Name: Natasha Baldwin
Company: Imagem Music Group
Role Title: Group President, Creative & Marketing
Headquarters: London


How did you get started in the music business?
By accident. I was working as an assistant producer for a production company making music videos for artists like Elton John and LeAnn Rimes and I got a call to interview for a music supervision position in a production library business which I then blagged my way through knowing nothing about production library music but a lot about its client base – ad agencies, TV broadcasters, movie studios etc.

What does the Imagem brand stand for? Key Values?
“Big enough to matter, small enough to care” which translates into quality over quantity and a passionate and personal service for all of our bands, writers and composers from the icons such as Elvis Presley, Daft Punk and Stravinsky through to the up and coming bands of 2015 like Oh Wonder and Uppermost.

How do your personal values impact upon the way you operate in your role?
I like to treat every day as a new opportunity to make an impact. I’m all about making the most of each day (in the “go hard or go home” vein) so that helps me bring creative energy and focus to my role.

What workplace values are important to you?
A culture that champions exploring new opportunities and communication flow.
A culture that encourages questioning the status quo, that encourages exploration and actively supports the attitude of being a disrupter rather than a follower.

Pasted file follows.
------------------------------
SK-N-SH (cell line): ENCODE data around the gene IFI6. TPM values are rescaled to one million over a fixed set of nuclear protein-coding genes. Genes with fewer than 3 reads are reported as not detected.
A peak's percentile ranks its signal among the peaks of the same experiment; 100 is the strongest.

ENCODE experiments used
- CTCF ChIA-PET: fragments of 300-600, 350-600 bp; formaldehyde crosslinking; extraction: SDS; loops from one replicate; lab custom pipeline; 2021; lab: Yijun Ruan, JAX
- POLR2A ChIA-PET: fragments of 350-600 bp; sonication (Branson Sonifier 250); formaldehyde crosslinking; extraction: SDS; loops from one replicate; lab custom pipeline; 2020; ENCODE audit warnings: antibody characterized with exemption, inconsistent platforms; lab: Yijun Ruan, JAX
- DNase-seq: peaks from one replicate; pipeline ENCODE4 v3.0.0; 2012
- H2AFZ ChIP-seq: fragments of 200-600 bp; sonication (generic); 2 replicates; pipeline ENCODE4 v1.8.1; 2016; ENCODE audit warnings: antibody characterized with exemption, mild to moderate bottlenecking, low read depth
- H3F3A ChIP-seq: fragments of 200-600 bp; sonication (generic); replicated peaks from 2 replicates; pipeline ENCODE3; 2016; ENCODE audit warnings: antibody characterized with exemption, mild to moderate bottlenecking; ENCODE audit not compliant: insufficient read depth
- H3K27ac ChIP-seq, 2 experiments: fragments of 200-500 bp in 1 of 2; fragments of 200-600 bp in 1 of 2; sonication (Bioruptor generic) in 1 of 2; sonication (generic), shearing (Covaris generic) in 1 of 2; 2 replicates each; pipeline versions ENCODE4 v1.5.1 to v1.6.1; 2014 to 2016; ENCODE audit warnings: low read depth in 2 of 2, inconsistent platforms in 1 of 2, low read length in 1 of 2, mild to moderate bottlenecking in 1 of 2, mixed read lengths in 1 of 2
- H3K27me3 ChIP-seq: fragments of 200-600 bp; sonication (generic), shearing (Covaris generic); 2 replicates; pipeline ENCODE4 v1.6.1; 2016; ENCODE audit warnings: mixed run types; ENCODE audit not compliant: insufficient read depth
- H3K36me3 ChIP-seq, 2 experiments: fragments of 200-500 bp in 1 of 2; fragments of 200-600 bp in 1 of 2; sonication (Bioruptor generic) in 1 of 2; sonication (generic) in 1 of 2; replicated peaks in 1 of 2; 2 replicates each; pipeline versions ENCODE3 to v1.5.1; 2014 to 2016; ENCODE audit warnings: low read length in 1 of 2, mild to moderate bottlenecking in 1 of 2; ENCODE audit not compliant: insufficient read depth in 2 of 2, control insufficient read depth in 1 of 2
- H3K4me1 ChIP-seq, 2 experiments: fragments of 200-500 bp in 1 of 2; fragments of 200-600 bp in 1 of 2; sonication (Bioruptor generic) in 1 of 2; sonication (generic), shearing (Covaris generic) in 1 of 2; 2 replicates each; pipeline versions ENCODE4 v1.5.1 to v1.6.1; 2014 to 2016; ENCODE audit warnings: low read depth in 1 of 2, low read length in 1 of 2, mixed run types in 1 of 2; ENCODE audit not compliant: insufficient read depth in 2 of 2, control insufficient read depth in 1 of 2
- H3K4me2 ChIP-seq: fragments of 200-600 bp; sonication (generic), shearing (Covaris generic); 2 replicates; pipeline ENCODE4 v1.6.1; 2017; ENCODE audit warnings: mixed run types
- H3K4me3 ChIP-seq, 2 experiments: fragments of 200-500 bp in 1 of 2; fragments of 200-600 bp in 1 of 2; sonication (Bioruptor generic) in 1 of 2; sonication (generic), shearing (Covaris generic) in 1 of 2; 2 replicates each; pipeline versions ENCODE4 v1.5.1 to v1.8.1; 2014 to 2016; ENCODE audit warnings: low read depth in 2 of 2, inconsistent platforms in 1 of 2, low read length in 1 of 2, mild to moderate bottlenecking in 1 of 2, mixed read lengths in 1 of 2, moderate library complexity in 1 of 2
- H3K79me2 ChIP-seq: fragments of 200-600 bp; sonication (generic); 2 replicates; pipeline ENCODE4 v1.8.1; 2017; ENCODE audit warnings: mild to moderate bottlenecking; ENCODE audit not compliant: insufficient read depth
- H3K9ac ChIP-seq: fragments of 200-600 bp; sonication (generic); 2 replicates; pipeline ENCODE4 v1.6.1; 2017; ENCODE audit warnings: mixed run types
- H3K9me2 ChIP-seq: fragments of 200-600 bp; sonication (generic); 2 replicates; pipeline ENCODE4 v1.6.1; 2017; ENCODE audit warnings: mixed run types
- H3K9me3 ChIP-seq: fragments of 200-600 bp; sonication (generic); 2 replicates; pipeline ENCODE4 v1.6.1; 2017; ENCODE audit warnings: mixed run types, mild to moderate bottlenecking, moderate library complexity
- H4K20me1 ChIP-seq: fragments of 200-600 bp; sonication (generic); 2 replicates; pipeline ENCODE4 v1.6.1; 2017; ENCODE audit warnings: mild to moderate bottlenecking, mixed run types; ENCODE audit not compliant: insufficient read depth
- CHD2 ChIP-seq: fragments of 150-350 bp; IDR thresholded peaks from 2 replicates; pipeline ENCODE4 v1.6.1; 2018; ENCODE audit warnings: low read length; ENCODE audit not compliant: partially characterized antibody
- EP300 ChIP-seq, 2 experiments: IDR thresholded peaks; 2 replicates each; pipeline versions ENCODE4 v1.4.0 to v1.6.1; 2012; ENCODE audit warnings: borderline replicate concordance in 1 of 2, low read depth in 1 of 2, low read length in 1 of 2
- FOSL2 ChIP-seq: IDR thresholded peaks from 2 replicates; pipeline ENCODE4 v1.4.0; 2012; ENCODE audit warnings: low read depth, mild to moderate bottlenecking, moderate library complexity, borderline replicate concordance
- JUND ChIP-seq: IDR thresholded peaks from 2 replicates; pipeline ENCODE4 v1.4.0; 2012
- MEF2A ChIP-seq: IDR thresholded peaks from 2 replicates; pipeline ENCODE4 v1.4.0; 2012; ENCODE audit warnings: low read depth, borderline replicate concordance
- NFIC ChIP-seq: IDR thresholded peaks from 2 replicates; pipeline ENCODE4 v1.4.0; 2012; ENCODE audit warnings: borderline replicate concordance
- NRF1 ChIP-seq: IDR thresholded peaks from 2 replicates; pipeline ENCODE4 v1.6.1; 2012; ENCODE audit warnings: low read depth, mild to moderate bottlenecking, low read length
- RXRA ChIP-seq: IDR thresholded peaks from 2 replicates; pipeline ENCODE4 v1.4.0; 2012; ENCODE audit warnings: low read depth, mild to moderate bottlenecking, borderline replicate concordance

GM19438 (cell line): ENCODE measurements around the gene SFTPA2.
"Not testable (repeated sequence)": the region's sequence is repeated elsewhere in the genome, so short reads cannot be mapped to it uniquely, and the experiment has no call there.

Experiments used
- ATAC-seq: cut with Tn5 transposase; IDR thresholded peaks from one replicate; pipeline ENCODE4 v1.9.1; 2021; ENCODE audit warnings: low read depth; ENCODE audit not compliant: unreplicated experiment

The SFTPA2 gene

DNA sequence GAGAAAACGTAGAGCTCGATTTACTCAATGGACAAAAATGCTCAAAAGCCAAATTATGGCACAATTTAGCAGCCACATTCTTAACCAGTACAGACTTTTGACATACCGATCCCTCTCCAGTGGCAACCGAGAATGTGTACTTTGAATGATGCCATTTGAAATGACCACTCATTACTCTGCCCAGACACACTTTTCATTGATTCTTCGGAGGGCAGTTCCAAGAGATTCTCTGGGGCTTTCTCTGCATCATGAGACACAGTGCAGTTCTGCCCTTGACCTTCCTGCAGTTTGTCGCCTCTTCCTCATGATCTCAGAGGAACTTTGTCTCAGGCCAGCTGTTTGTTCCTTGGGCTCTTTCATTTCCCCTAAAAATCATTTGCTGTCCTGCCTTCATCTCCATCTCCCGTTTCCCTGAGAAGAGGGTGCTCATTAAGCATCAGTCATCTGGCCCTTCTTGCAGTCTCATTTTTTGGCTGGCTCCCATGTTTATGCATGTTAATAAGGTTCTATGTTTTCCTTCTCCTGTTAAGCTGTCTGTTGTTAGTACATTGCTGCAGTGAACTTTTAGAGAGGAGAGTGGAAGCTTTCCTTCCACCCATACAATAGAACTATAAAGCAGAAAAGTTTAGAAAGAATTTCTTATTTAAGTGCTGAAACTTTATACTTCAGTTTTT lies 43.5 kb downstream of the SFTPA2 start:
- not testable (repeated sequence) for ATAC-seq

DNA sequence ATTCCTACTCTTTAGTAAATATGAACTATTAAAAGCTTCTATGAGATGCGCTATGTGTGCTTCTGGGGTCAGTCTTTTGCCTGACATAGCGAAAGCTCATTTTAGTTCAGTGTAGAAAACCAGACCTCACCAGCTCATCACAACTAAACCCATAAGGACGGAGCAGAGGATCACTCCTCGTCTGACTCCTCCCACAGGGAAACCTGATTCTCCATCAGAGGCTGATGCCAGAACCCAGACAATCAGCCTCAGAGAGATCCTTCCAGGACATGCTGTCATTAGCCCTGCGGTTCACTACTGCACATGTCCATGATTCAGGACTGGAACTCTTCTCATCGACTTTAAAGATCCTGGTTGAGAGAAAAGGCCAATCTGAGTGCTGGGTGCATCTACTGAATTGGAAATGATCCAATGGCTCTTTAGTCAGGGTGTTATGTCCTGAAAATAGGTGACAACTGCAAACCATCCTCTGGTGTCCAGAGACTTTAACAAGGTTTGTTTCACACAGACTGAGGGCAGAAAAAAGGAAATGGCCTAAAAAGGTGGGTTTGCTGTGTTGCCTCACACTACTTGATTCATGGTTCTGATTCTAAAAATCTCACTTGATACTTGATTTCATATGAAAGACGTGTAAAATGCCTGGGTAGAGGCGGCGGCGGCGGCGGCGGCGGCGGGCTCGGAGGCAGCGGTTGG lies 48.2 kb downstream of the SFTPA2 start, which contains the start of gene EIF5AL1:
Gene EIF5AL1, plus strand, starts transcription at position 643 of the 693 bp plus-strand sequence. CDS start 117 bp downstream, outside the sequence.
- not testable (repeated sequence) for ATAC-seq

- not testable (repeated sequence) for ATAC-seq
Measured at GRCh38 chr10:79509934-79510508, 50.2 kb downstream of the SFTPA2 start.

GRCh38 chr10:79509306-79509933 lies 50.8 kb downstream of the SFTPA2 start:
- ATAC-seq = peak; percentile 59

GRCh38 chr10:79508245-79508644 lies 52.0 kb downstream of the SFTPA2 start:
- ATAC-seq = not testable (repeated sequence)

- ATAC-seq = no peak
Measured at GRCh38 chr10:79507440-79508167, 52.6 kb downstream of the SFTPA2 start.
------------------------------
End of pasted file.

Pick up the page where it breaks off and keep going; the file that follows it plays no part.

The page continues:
Tell me about the last year you’ve had personally and professionally?
Personally, I’ve had to learn how to find a workable balance between being a first time mum and the demands of my career which take me all over the world at the drop of a hat. Professionally, we’ve had a fantastic year with No.1 records from bands/writers such as Mark Ronson, Pink Floyd, Bombay Bicycle Club and Kaiser Chiefs and we’re still in the midst of a very successful (and busy) 50th anniversary of the movie of The Sound Of Music and we’ve developed some exciting brand partnerships for writers like Kavinsky with Mercedes, Daft Punk with Audi and Phil Collins with Chrysler (it’s a coincidence that these are all car brands) and so the creative exploitation side of things has been incredibly vibrant.


How would you describe the culture at Imagem?
I think it’s similar to our client ethos – that of being big enough to matter, small enough to care. We have a very dynamic team that is about each individual bringing a great skill to the overall business. We also don’t silo ideas but collaborate across all.

Looking into the future, what excites you most about the potential of the music business? What are the areas where we can improve opportunities for growth?
Music has always been used as a means of personal expression by musicians and fans alike but with the ever expanding reach of technology, music is now omnipresent, accessible 24/7 and has become the key medium by which the millennials particularly, express who they are. Your playlists (at the gym, DJ’ing at your friend’s party, in the car) are seen to define who you are and what your cultural interests are. The opportunities for sustained musical engagement and dialogue with consumers (over years and years) are endless. Now THAT is exciting for the music business!